4. Use as few products as possible and only use products made for sensitive skin. Skincare formulations are very complex often including a wide variety of important ingredients from active molecules to correct signs of aging to preservatives and stabilizers that keep your cream safe for long periods of time. If you have sensitive skin it is important to keep the number of products to a minimum thereby exposing your skin to as few potential irritants as possible. Products developed for sensitive skin undertake a more thorough ingredient screening process to rule out any potential irritants.

  5. Avoid products containing dyes, fragrances, and formaldehyde-releasing agents. These chemicals are often irritating and can trigger flare-ups.

  6. Before applying foundation, Use a mild chemical exfoliant as physical exfoliants like scrubs can cause irritation (see our glycolic peel below). Then use a clean foundation brush to mix the foundation into your moisturizer in a clean bowl or on a clean surface. Using a foundation brush is not only more sanitary than a makeup sponge, you will also spread the foundation more evenly and waste less of it.

  7. For sensitive skin, makeup artists often prefer a powder foundation, many are free of irritating fragrances and dyes. Although some people voice concerns that these will look chalky, more often than not, they actually make the skin really glow. Plus, they are applied with a brush, so you won’t tug at sensitive skin. The trick is to use a light hand: Dip a powder brush in mineral foundation, shake off the excess and sweep it over the face using circular motions. Switch to a concealer brush and blend the same product under the eyes and over any blemishes.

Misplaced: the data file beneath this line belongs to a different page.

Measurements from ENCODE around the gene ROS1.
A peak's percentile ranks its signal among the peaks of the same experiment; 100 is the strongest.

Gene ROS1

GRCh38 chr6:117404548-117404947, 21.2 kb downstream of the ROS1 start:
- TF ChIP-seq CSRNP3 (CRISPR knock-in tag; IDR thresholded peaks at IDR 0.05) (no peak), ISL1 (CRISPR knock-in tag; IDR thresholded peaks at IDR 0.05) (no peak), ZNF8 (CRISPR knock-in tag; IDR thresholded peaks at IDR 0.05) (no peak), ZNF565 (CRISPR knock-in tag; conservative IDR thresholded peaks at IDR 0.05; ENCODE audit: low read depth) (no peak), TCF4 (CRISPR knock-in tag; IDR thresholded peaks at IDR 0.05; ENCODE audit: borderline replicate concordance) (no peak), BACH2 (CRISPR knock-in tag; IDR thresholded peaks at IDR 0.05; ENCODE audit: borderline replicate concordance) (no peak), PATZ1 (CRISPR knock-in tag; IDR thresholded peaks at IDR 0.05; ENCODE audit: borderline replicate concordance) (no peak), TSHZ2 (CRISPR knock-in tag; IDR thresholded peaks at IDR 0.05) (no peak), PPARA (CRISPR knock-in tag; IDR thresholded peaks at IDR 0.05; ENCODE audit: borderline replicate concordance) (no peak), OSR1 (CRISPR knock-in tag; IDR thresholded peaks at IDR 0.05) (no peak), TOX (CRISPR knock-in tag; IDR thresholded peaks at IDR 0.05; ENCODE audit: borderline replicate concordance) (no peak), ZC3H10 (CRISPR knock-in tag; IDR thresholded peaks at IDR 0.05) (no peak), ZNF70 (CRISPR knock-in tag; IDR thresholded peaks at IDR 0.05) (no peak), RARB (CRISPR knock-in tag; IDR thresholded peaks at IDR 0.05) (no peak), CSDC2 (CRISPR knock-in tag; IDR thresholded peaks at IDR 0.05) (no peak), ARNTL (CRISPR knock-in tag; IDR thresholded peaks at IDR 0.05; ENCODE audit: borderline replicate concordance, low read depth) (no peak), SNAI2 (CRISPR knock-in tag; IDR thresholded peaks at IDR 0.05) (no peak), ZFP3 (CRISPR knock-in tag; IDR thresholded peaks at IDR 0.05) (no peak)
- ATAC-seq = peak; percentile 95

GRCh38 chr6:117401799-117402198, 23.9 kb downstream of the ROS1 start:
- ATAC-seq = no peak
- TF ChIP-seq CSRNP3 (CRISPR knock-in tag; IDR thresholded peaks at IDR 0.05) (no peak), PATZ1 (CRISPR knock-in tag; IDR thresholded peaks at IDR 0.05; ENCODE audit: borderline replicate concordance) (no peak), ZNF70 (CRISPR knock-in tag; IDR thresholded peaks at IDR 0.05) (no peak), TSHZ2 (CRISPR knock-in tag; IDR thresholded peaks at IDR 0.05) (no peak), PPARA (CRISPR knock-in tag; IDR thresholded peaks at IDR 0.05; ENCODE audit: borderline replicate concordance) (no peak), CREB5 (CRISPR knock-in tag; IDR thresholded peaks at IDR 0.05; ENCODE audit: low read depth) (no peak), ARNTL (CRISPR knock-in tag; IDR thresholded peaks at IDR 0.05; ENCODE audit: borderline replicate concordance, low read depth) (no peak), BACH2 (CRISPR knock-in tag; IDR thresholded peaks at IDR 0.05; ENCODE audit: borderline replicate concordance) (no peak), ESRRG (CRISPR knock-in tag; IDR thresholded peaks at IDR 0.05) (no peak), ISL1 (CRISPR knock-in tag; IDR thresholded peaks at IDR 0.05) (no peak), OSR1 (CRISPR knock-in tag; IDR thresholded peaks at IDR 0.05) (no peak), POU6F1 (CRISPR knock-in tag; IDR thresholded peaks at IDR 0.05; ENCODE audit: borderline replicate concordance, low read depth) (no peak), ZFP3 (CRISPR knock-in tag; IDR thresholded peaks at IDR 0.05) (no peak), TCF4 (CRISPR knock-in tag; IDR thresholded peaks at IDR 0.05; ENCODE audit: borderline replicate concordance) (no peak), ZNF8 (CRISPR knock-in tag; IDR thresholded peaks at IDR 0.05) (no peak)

8. Before applying eye makeup use some of the foundation-moisturizer mixture on your eyelids, or use an eyeshadow primer that works for you, so that your eye makeup does not move throughout the day. 

  9. Don’t forget about storage! To ensure your cosmetics are free of irritating bacteria store them in a cool dry place, which ironically rules out the bathroom. Never leave them uncovered or exposed to the air, and make sure to clean your brushes each time you use them.

A Sensitive Skin Clinical Case Study

At Dr. Rivers clinical practice in Vancouver, BC we conducted clinical case studies on facial redness and inflammation using Riversol on sensitive skin.

The Test: Select patients were invited to try the Riversol Redness Control Trio for 3 months

The Conditions: The patients were not permitted to use any other skin therapies during the test.  This meant no cosmetic procedures, no skin supplements, no other topical products, no laser treatments and no device based treatments for the duration of the trial.

The Results: Patients saw a significant reduction in irritation and inflammation along with an improvement in skin tone and texture. Individual results may vary. Find a 15-day sample of the products used in the case study here. Within the first 15 days you should start to benefit from reduced discomfort, decreased redness and optimal hydration*.  


  1. Yokota, T., Matsumoto, M., Sakamaki, T. et al. Classification of sensitive skin and development of a treatment system appropriate for each group. IFSCC Magazine. 6, 303–307 (2003).
  2. Kligman, A.M., Sadiq, I., Zhen, Y. and Cros- by, M. Experimental studies on the nature of sensitive skin. Skin Res Technol 12, 217– 222 (2006).

  3. Pauly, G., Moussou, P., Contet- Audonnaou, J.L. et al. New peptidic active ingredient to reduce discomfort and painful sensations in sensitive skin. Int J Cosm Sci 31, 480 (2009).

  4. Ohta, M., Hikima, R. and Ogawa, T. Physiological characteristics of sensitive skin classified by stinging test. J. Cosmet. Sci. Soc. Jpn. 23, 163–167 (2000).

  5. Yamasaki, K. and Gallo, R.L. The molecular pathology of rosacea. J. Dermatol. Sci. 55, 77–81 (2009).

  6. Kueper, T., Krohn, M., Haustedt, L.O., Hatt, H. et al. Inhibition of TRPV1 for the treatment of sensitive skin. Exp. Dermatol. 19, 980–986 (2010).

  1. What is sensitive skin?

  2. What causes sensitive skin?

  3. How to care for sensitive skin?

  4. Choosing the best face wash for sensitive skin

  5. Choosing the best moisturizer for sensitive skin

  6. Our best make up tips for sensitive skin

  7. A sensitive skin clinical case study

  8. References